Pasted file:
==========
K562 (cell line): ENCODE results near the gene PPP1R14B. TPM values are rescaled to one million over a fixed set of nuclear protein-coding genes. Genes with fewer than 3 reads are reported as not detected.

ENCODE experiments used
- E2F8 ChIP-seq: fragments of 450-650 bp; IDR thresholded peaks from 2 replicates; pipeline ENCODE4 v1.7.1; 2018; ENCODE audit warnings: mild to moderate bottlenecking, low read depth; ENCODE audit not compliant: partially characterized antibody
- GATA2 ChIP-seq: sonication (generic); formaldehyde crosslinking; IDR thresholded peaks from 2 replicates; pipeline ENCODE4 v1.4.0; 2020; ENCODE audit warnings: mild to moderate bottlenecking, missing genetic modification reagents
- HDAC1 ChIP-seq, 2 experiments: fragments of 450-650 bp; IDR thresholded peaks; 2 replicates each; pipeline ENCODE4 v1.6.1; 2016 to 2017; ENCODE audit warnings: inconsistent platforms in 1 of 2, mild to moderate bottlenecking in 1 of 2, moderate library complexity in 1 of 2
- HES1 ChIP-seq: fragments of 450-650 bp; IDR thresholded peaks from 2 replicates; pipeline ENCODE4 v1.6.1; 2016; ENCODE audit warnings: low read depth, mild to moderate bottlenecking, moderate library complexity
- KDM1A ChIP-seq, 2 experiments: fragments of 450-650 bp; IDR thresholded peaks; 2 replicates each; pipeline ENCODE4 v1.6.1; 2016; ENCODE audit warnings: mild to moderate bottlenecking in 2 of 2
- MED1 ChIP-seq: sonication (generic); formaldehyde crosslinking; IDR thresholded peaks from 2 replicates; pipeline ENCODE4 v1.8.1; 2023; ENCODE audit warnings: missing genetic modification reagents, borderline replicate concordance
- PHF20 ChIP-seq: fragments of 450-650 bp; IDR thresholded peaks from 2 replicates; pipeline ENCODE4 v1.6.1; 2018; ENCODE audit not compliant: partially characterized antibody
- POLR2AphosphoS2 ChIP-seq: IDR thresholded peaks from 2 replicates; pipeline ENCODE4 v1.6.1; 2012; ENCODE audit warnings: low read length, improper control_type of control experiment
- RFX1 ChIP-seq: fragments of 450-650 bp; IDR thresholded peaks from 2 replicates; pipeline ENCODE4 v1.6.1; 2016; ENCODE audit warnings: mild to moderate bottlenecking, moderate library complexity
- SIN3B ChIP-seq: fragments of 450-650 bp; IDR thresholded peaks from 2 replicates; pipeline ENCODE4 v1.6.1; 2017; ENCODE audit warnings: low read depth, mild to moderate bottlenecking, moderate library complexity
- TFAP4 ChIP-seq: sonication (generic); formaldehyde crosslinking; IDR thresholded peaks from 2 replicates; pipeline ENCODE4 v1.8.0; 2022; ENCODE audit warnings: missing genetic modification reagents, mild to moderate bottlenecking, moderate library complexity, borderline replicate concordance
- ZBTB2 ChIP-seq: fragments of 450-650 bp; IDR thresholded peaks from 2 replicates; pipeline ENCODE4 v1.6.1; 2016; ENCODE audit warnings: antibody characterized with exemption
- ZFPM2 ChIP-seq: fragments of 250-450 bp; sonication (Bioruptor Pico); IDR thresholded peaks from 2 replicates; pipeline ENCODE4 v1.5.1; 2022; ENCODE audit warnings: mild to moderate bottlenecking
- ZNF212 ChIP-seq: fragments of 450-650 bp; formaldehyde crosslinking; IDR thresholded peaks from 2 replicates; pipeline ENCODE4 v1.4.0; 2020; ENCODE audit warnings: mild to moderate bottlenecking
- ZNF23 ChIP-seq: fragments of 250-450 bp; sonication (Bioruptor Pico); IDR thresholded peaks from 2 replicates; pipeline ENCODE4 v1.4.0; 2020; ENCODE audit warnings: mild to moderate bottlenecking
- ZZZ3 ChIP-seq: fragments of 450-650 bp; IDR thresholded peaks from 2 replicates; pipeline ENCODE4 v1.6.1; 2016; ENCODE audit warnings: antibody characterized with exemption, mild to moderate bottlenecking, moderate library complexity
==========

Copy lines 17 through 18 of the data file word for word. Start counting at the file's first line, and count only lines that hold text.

- ZNF23 ChIP-seq: fragments of 250-450 bp; sonication (Bioruptor Pico); IDR thresholded peaks from 2 replicates; pipeline ENCODE4 v1.4.0; 2020; ENCODE audit warnings: mild to moderate bottlenecking
- ZZZ3 ChIP-seq: fragments of 450-650 bp; IDR thresholded peaks from 2 replicates; pipeline ENCODE4 v1.6.1; 2016; ENCODE audit warnings: antibody characterized with exemption, mild to moderate bottlenecking, moderate library complexity